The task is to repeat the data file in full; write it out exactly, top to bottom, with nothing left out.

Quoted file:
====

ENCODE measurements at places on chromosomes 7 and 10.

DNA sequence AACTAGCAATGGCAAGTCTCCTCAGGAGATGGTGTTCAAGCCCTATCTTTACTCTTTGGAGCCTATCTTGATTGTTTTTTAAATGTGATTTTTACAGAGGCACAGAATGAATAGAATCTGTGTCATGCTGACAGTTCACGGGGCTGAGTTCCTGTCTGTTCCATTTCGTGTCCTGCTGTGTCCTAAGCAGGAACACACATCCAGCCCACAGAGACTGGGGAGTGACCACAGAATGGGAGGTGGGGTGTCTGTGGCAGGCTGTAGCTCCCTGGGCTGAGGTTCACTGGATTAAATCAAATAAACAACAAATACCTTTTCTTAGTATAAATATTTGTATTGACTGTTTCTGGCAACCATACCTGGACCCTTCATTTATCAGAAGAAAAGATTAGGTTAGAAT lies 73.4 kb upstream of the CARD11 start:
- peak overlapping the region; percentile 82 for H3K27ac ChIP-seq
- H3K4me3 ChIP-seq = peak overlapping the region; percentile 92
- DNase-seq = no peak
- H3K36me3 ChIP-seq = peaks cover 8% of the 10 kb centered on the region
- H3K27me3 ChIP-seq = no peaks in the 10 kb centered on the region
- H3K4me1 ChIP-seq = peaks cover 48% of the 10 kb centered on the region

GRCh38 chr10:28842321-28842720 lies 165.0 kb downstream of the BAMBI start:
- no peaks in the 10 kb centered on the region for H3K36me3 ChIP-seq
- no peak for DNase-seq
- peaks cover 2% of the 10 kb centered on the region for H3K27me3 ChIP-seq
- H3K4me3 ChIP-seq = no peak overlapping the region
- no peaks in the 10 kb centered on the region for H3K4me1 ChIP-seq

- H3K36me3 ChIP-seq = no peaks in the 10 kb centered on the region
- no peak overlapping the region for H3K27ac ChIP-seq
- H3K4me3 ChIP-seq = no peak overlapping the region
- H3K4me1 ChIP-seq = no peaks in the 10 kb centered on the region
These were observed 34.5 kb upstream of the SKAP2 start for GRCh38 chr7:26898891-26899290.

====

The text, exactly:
ENCODE measurements at places on chromosomes 7 and 10.

DNA sequence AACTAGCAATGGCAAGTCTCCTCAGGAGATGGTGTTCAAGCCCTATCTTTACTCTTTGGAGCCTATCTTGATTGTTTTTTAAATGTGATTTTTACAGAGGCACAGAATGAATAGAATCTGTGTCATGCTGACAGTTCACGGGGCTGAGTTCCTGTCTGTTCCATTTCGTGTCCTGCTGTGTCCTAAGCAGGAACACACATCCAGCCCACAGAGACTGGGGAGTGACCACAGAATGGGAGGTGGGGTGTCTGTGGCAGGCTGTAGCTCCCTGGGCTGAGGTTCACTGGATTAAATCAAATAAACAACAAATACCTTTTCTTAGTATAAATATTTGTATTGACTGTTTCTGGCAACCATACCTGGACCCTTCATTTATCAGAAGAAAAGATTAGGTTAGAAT lies 73.4 kb upstream of the CARD11 start:
- peak overlapping the region; percentile 82 for H3K27ac ChIP-seq
- H3K4me3 ChIP-seq = peak overlapping the region; percentile 92
- DNase-seq = no peak
- H3K36me3 ChIP-seq = peaks cover 8% of the 10 kb centered on the region
- H3K27me3 ChIP-seq = no peaks in the 10 kb centered on the region
- H3K4me1 ChIP-seq = peaks cover 48% of the 10 kb centered on the region

GRCh38 chr10:28842321-28842720 lies 165.0 kb downstream of the BAMBI start:
- no peaks in the 10 kb centered on the region for H3K36me3 ChIP-seq
- no peak for DNase-seq
- peaks cover 2% of the 10 kb centered on the region for H3K27me3 ChIP-seq
- H3K4me3 ChIP-seq = no peak overlapping the region
- no peaks in the 10 kb centered on the region for H3K4me1 ChIP-seq

- H3K36me3 ChIP-seq = no peaks in the 10 kb centered on the region
- no peak overlapping the region for H3K27ac ChIP-seq
- H3K4me3 ChIP-seq = no peak overlapping the region
- H3K4me1 ChIP-seq = no peaks in the 10 kb centered on the region
These were observed 34.5 kb upstream of the SKAP2 start for GRCh38 chr7:26898891-26899290.